With school just a few weeks off, some kids are soaking up the final, carefree days of summer. Yet for many children, summer can mean going hungry.
Thousands of schools, community centers and libraries serve free meals to kids over the summer months. But nationwide, these meals only reach about one in six children who qualify for free or reduced price lunch during the school year. It's an issue across the country, including in Oakland, California, across the bay from wealthy San Francisco.
This summer, Oakland's biggest public library is one of those free meal sites. It sits just off Lake Merritt, in the center of the city. On the library's second floor, kids play loud video games, and even the librarians blast hip-hop and R&B: no one has to whisper here.
A few minutes after noon, librarian Brain Boies begins asking teens a question: "Would you like a lunch?"
Boies makes the rounds and gets a count. Next, he wheels out an old cart, the kind librarians use to reshelve books and movies. But this one carts around shrink-wrapped lunches for the teens.
"I can see in some of the teens eyes that this is really a big service to them, and that it means a lot to their health," Boies says.
On this summer afternoon, the library serves forty two lunches to kids under 18. About 20 of those kids eat in the Teen Zone on the second floor. The rest are served in the basement, in a makeshift cafeteria staffed by volunteers from the county food bank. That's where parents bring their younger kids.
Janice Pang, 11, is getting ready for sixth grade in the fall, and today she's here to enjoy the meal of a ham sandwich, celery, an apple and milk.
"It tastes really good," she says. Pang and her sister, 4, come here a few times a week.
They're here today with Wai Pang, their dad. He says summer meals are a big help for his family. To "prepare the lunch at home we need to spend a lot of time," he says. "But if we come here, they just eat. It save[s] time and money." Families here say that the meals help them stretch their food stamps a little further.
California isn't the only state where parents struggle to feed their kids during the summer. A robocall went out to families in the School District of Philadelphia earlier this year. An excited Philadelphia Eagles longsnapper Jon Dorenbos asks, "Did you know that when school's out kids can get free nutritious meals all summer long?" The call points families to more information about summer meal sites.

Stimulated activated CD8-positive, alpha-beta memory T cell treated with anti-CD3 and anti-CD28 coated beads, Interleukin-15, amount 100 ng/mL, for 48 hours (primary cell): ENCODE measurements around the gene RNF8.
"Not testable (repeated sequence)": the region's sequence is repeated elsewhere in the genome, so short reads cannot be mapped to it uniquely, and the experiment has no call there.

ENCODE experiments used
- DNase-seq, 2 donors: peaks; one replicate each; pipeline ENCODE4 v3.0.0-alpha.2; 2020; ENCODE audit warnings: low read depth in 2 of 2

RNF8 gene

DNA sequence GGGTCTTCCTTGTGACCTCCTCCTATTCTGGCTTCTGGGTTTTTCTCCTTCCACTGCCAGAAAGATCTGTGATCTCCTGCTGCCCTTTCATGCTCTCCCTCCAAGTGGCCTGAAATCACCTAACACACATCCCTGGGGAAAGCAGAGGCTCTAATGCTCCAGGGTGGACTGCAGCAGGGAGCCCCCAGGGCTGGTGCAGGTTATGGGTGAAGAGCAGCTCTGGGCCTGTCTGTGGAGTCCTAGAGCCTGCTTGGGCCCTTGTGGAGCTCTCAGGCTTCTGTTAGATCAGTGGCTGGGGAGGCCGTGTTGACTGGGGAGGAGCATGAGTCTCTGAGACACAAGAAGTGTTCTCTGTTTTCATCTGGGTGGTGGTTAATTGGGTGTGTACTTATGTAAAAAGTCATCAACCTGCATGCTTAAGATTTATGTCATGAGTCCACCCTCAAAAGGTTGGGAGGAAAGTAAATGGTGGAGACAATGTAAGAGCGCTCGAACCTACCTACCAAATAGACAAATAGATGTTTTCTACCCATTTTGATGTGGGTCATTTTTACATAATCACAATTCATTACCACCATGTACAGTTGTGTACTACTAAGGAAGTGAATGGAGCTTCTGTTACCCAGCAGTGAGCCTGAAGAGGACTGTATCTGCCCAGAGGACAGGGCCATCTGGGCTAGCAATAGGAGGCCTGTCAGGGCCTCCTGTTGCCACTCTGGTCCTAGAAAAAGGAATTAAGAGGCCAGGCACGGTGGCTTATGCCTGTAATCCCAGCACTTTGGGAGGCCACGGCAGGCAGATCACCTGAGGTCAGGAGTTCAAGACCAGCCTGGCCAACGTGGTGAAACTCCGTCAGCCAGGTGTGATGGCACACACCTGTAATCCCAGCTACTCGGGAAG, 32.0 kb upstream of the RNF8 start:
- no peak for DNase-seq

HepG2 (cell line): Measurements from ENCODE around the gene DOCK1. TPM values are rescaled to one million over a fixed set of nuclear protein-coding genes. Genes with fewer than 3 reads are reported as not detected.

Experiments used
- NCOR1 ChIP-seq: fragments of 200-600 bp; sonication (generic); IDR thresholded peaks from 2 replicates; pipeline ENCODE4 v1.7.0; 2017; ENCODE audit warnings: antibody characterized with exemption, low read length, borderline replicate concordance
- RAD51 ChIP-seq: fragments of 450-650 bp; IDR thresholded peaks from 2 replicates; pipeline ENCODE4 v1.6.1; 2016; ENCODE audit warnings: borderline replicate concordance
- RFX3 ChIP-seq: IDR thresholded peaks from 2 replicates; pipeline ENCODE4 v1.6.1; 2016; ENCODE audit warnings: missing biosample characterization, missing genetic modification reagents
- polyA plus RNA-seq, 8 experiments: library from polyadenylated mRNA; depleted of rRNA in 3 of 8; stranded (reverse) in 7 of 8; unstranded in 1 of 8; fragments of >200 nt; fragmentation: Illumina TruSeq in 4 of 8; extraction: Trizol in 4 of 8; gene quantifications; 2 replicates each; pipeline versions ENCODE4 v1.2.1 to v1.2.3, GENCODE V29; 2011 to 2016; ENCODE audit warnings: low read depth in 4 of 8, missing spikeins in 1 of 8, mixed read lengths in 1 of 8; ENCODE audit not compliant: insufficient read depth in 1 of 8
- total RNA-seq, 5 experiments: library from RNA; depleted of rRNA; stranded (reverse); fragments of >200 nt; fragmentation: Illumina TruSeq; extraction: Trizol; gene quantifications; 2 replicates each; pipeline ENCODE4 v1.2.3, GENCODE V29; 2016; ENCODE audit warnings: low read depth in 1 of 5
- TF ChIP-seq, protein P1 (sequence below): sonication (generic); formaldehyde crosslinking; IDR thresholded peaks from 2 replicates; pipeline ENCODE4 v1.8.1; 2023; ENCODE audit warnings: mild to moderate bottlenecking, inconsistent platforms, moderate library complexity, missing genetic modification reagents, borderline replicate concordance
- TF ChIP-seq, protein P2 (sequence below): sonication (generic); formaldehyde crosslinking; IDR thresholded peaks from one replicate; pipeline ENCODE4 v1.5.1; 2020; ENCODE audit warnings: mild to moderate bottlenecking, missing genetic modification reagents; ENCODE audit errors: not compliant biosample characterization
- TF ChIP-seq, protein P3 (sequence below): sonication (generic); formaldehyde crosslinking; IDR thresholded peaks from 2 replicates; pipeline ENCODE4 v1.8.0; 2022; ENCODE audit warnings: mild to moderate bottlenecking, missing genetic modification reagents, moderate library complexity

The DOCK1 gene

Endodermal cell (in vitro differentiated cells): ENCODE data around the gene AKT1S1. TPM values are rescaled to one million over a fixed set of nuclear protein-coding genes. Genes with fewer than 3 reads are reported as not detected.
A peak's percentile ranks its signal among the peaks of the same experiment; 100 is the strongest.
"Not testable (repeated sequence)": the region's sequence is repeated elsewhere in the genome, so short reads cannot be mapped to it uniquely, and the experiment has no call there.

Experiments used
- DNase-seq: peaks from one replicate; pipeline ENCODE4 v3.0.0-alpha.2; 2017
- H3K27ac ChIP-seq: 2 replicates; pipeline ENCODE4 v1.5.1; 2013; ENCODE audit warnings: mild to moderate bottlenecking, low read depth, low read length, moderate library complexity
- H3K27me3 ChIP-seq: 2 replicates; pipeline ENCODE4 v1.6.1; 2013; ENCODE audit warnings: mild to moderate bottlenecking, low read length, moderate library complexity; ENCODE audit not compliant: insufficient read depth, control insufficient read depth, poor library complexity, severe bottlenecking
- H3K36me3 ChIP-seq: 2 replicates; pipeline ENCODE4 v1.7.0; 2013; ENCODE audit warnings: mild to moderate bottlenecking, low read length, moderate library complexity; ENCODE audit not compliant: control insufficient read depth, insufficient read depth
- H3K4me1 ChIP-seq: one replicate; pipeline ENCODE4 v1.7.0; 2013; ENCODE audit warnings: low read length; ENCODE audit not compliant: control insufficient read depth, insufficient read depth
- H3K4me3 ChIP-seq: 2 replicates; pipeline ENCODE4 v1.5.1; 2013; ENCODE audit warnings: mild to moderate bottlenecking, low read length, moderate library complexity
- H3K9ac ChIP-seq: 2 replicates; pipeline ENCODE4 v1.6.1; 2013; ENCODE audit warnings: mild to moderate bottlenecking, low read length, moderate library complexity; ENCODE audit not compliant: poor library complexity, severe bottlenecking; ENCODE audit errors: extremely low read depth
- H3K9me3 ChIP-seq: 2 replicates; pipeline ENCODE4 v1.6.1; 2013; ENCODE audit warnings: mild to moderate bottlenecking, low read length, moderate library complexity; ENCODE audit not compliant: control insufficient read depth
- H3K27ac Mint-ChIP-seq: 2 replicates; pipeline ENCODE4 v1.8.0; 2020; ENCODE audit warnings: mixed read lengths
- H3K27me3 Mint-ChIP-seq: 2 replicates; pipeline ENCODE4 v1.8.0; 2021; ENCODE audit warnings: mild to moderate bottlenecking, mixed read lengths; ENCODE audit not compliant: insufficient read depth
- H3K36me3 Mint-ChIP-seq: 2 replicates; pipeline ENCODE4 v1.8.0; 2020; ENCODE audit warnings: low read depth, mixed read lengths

"Statewide in Pennsylvania, about 565,000 children will receive free or reduced price meals at school each year," says Lauren Wall, of the Greater Philadelphia Coalition Against Hunger. "But only about 1 in 5 of those children participate in summer meals. So that's a big drop off, and you can imagine that the opportunity for poor nutrition and even hunger during the summer months is extreme," she said.
Wall says that getting the word out, especially at this time of year, can be a challenge. She said that when many adults think about summer "they think of camp, and trips to the shore. But that's obviously not the reality for many, many children and many children in Philadelphia. They don't get to go away and they don't often have enough to eat."
In Pennsylvania, there are more than two thousand sites where kids can get a free meal. The federal government spent about $12 million funding what it calls Summer Food Service last year.
"When kids start skipping meals we know that that interferes with all sorts of things. It interferes with their growth. It interferes with their ability to learn. It interferes with their health," Wall said.
While kids can go hungry during the summer, they can also eat the wrong kinds of calories. Sodas and fried foods can fill kids up, Wall said, but they're no substitute for a healthy meal. And though we typically associate hunger with weight loss, researchers have noticed unhealthy weight gain during summers.
Back in Oakland, librarian Brian Boies has seen that firsthand. "Teens that would normally go to McDonalds across the street are now coming here for a lunch. And they and their parents can spend their money on something else," he said.
Despite efforts to keep kids eating healthy meals year-round, free lunch sites in schools, churches and community centers struggle to get the word out. The USDA has experimented with EBT public assistance cards for summer food, giving families flexibility beyond asking them to show up at a lunchroom.
But regardless of where kids get their food during the summer, the stakes are high. A number of reports have found that if low-income youth don't get the right food, or enough food, they're more likely to fall behind once the school year begins.